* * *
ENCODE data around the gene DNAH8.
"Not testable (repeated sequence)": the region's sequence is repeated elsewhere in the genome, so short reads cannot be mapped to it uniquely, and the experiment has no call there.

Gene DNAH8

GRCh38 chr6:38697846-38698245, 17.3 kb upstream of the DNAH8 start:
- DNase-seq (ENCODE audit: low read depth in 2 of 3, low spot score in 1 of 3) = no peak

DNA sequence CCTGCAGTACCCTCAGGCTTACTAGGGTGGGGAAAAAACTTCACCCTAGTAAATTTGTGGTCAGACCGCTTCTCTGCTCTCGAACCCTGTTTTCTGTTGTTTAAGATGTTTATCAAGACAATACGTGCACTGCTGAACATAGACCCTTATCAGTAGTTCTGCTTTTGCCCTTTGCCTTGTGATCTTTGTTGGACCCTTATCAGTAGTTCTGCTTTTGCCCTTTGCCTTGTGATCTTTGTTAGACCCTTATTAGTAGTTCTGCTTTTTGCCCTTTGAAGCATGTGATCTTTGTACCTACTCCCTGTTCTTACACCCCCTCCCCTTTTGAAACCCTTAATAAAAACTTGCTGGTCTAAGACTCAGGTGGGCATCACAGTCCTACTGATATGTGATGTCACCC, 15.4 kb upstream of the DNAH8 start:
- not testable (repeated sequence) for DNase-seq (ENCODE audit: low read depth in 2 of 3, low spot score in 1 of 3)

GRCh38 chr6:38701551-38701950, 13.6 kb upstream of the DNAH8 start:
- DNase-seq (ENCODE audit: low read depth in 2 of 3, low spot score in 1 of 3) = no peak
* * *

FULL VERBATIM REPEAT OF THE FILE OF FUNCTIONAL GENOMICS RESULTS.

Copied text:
ENCODE data around the gene DNAH8.
"Not testable (repeated sequence)": the region's sequence is repeated elsewhere in the genome, so short reads cannot be mapped to it uniquely, and the experiment has no call there.

Gene DNAH8

GRCh38 chr6:38697846-38698245, 17.3 kb upstream of the DNAH8 start:
- DNase-seq (ENCODE audit: low read depth in 2 of 3, low spot score in 1 of 3) = no peak

DNA sequence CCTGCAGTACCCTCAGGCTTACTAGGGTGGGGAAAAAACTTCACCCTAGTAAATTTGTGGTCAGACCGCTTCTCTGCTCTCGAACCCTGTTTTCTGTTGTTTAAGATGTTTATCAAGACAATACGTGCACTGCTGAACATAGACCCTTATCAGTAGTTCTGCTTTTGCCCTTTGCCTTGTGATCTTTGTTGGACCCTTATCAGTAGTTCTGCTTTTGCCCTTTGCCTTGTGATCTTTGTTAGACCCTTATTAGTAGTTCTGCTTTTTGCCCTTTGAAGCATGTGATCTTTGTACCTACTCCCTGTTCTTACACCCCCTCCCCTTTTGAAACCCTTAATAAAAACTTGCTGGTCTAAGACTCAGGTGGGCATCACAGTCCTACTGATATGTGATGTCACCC, 15.4 kb upstream of the DNAH8 start:
- not testable (repeated sequence) for DNase-seq (ENCODE audit: low read depth in 2 of 3, low spot score in 1 of 3)

GRCh38 chr6:38701551-38701950, 13.6 kb upstream of the DNAH8 start:
- DNase-seq (ENCODE audit: low read depth in 2 of 3, low spot score in 1 of 3) = no peak